If you have evidence against something that will harm public health
or waste money, just tell everybody and they’ll understand and stop it, right?
Nope, humans don’t work that way.
More likely you’ll provoke the backfire effect,
reinforcing beliefs in the bad information that caused the problem
in the first place. Here are some ways to jump over that effect to get at solutions to the problem.
Shankar Vedantam wrote in the Washington Post 15 Sep 2008 about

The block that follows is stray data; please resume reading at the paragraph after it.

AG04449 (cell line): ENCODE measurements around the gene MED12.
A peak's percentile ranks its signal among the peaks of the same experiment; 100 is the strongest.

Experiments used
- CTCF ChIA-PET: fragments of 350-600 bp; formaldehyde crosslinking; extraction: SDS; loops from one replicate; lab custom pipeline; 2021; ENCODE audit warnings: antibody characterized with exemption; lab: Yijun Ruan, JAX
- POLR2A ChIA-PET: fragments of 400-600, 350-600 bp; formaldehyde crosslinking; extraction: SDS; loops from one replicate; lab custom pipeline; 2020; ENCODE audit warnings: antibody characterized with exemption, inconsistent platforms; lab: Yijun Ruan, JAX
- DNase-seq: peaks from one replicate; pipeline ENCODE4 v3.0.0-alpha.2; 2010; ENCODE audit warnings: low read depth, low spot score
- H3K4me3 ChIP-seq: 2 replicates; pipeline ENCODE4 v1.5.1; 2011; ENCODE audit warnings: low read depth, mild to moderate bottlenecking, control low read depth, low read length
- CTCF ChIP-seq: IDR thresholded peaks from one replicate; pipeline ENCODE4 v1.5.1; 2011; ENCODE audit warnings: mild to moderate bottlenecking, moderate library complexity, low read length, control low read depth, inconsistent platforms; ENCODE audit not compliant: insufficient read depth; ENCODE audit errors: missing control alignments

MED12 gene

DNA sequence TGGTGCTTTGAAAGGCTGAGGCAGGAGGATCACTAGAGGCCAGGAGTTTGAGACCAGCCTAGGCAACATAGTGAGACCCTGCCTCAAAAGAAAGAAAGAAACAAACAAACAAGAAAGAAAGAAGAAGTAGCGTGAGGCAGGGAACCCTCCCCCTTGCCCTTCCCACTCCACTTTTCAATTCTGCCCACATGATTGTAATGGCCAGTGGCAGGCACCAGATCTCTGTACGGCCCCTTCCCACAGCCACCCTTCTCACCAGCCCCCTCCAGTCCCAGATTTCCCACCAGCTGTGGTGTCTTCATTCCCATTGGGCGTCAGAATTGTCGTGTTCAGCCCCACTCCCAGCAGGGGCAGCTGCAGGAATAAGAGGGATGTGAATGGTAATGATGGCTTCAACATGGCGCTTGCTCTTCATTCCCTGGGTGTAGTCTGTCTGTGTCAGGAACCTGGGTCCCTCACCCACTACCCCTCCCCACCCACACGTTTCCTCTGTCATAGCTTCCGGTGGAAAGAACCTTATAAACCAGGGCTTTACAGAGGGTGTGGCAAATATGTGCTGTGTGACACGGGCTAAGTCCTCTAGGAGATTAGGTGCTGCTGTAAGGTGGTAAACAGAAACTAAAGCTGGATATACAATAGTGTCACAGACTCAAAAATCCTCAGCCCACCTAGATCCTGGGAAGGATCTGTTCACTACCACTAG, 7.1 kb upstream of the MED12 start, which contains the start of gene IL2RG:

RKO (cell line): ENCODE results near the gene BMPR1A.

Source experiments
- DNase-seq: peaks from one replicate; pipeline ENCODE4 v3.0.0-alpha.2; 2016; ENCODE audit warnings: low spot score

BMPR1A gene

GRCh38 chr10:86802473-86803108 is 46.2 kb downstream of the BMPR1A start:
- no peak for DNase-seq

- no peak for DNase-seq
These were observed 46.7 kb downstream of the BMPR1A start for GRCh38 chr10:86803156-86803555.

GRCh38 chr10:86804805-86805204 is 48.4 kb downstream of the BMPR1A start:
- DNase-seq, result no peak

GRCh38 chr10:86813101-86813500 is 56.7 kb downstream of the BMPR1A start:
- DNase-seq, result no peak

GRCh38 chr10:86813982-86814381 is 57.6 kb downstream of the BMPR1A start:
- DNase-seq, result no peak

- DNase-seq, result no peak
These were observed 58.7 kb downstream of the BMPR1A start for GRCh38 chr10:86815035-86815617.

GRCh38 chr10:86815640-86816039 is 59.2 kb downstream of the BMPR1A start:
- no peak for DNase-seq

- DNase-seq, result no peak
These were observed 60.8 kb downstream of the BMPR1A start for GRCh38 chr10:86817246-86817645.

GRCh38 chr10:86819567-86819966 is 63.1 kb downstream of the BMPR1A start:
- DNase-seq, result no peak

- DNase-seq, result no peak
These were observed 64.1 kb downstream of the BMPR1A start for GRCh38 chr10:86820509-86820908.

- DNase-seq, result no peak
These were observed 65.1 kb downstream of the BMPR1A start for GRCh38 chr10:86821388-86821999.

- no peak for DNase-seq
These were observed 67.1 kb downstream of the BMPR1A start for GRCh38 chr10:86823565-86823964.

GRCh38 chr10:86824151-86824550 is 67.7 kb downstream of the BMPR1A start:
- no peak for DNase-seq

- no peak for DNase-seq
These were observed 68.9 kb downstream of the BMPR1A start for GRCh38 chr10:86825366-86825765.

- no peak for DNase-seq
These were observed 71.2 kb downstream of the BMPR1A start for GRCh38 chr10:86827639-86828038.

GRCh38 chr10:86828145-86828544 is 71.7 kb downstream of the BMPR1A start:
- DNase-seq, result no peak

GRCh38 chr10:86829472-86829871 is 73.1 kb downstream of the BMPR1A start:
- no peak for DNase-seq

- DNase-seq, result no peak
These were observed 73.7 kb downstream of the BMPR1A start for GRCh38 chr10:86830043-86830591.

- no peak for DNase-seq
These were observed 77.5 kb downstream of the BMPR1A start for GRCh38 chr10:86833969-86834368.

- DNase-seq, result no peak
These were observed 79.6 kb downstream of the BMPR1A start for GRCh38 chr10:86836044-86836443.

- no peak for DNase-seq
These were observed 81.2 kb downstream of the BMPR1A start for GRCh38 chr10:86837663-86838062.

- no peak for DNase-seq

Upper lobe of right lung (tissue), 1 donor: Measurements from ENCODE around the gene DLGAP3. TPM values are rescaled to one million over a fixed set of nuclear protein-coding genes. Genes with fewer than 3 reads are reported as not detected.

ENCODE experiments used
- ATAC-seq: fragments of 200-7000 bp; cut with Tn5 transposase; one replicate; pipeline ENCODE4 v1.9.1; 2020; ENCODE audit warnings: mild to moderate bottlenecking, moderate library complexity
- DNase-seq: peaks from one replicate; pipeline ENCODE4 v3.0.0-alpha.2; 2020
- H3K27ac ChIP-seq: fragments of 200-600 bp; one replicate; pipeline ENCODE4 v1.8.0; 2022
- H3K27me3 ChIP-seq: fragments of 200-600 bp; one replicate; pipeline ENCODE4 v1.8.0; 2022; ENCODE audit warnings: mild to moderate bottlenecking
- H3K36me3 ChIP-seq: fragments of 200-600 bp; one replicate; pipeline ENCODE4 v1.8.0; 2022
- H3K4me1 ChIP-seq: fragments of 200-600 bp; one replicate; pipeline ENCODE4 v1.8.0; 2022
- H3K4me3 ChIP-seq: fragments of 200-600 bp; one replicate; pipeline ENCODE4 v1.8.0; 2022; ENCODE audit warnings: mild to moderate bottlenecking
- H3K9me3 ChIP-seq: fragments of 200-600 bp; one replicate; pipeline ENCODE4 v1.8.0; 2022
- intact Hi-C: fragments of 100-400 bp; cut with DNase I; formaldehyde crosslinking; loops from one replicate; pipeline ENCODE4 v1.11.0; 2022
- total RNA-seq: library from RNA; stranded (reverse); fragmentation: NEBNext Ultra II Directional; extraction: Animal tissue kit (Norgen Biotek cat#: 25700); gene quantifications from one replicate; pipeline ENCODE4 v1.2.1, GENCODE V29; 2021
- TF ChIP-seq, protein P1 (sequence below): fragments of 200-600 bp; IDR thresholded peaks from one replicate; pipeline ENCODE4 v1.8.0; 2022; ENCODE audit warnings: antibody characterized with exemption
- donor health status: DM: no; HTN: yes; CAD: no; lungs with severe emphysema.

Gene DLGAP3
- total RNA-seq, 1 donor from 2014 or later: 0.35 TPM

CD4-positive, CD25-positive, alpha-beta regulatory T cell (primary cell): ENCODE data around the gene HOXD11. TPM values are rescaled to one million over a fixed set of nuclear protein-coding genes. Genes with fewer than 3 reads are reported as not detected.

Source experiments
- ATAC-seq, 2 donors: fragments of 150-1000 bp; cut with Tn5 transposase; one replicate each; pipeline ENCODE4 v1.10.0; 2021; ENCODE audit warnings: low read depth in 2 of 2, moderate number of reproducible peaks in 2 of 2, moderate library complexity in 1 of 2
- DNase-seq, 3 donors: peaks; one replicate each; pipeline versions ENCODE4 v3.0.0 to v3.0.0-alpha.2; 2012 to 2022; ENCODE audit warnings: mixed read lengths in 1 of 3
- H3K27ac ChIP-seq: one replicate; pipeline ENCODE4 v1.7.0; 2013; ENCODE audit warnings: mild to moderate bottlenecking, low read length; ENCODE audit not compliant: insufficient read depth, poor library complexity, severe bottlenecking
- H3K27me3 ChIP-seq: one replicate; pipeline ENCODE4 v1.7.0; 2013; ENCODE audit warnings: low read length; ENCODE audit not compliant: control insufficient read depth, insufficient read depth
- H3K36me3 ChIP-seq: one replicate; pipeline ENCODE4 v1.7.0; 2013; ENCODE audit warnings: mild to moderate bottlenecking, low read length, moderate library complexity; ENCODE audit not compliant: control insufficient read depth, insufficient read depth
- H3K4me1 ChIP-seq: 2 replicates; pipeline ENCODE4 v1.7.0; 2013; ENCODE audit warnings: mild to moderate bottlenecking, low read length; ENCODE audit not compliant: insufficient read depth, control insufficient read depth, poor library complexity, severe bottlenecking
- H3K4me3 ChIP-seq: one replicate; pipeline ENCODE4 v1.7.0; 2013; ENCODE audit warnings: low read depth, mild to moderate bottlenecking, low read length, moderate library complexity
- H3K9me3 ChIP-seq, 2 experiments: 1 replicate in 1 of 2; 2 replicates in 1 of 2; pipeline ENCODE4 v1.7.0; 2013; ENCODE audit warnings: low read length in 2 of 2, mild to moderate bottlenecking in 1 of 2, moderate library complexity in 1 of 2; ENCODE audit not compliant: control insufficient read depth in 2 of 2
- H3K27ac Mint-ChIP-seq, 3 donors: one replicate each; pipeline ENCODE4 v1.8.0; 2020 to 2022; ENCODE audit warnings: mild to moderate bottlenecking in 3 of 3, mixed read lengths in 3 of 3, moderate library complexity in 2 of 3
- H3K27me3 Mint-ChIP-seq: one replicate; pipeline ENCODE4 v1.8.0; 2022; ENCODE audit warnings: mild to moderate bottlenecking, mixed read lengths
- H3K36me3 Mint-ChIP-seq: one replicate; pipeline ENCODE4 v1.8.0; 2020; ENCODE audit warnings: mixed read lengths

The Power of Political Misinformation,
illustrating with a couple of well-known examples of misinformation
(you’ll recognize them), and continuing:
Nearly all these efforts rest on the assumption that good information
is the antidote to misinformation.
But a series of new experiments show that misinformation can exercise
a ghostly influence on people’s minds after it has been debunked —
even among people who recognize it as misinformation.
Countering bad information directly just reinforces it.